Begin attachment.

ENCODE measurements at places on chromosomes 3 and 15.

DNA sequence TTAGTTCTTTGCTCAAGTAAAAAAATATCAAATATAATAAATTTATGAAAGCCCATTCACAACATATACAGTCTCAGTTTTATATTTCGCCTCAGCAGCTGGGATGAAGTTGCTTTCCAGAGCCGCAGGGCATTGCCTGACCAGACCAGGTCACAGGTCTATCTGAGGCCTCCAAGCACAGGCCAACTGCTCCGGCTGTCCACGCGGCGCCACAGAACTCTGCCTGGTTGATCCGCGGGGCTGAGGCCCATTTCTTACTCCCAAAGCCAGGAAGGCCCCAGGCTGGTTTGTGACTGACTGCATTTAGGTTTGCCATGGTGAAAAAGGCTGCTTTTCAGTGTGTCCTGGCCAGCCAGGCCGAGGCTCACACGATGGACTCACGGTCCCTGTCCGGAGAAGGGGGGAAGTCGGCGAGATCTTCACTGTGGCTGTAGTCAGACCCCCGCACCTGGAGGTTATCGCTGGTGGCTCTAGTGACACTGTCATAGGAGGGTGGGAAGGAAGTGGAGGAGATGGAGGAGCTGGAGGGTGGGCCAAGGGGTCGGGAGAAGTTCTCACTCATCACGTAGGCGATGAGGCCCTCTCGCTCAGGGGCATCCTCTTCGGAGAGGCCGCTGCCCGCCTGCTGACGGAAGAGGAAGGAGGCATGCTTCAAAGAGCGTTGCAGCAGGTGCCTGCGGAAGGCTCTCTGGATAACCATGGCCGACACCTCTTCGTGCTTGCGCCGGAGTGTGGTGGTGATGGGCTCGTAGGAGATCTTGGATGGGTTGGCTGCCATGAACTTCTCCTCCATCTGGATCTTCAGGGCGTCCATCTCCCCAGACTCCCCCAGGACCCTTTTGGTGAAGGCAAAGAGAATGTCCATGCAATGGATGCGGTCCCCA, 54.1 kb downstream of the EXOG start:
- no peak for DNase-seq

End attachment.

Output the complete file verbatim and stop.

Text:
ENCODE measurements at places on chromosomes 3 and 15.

DNA sequence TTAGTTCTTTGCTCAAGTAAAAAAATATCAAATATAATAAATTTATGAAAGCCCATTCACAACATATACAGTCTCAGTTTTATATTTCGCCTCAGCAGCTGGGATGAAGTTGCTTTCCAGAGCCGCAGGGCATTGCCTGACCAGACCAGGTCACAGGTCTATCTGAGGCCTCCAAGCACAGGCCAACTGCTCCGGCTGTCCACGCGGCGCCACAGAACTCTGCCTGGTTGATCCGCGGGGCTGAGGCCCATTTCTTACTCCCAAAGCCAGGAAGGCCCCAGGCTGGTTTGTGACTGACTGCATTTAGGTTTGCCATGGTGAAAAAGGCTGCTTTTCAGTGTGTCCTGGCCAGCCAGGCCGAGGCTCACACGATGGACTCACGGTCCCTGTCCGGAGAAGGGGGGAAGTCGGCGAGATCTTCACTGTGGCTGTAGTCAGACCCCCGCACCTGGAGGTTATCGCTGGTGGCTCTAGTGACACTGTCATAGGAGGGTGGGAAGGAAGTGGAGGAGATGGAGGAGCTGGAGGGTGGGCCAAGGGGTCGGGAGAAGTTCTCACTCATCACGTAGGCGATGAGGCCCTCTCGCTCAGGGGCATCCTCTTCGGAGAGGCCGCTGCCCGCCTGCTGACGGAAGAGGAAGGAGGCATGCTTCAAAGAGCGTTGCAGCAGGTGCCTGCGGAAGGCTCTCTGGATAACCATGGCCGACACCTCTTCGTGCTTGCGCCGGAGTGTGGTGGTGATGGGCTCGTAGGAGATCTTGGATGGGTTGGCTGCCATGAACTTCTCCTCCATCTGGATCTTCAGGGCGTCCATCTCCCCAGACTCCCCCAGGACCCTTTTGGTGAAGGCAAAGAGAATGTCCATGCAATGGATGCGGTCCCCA, 54.1 kb downstream of the EXOG start:
- no peak for DNase-seq